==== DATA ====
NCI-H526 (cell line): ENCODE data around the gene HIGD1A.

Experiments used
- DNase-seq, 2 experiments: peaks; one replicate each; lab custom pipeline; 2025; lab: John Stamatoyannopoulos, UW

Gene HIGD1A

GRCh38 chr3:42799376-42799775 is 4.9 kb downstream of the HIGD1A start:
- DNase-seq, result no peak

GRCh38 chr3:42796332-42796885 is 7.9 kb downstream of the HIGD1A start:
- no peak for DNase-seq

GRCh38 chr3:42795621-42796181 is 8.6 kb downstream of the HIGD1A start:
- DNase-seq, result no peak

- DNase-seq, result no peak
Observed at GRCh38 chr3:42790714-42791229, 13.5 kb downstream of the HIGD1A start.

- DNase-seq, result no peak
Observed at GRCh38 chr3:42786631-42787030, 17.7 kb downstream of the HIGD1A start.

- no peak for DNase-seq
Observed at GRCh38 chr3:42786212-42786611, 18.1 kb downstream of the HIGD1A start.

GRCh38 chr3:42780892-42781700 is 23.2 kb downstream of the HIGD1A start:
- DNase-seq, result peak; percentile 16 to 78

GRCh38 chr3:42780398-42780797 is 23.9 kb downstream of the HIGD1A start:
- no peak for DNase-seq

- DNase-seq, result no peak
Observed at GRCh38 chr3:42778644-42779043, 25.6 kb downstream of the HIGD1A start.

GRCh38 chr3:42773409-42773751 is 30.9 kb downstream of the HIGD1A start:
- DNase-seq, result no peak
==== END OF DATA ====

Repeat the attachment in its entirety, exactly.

NCI-H526 (cell line): ENCODE data around the gene HIGD1A.

Experiments used
- DNase-seq, 2 experiments: peaks; one replicate each; lab custom pipeline; 2025; lab: John Stamatoyannopoulos, UW

Gene HIGD1A

GRCh38 chr3:42799376-42799775 is 4.9 kb downstream of the HIGD1A start:
- DNase-seq, result no peak

GRCh38 chr3:42796332-42796885 is 7.9 kb downstream of the HIGD1A start:
- no peak for DNase-seq

GRCh38 chr3:42795621-42796181 is 8.6 kb downstream of the HIGD1A start:
- DNase-seq, result no peak

- DNase-seq, result no peak
Observed at GRCh38 chr3:42790714-42791229, 13.5 kb downstream of the HIGD1A start.

- DNase-seq, result no peak
Observed at GRCh38 chr3:42786631-42787030, 17.7 kb downstream of the HIGD1A start.

- no peak for DNase-seq
Observed at GRCh38 chr3:42786212-42786611, 18.1 kb downstream of the HIGD1A start.

GRCh38 chr3:42780892-42781700 is 23.2 kb downstream of the HIGD1A start:
- DNase-seq, result peak; percentile 16 to 78

GRCh38 chr3:42780398-42780797 is 23.9 kb downstream of the HIGD1A start:
- no peak for DNase-seq

- DNase-seq, result no peak
Observed at GRCh38 chr3:42778644-42779043, 25.6 kb downstream of the HIGD1A start.

GRCh38 chr3:42773409-42773751 is 30.9 kb downstream of the HIGD1A start:
- DNase-seq, result no peak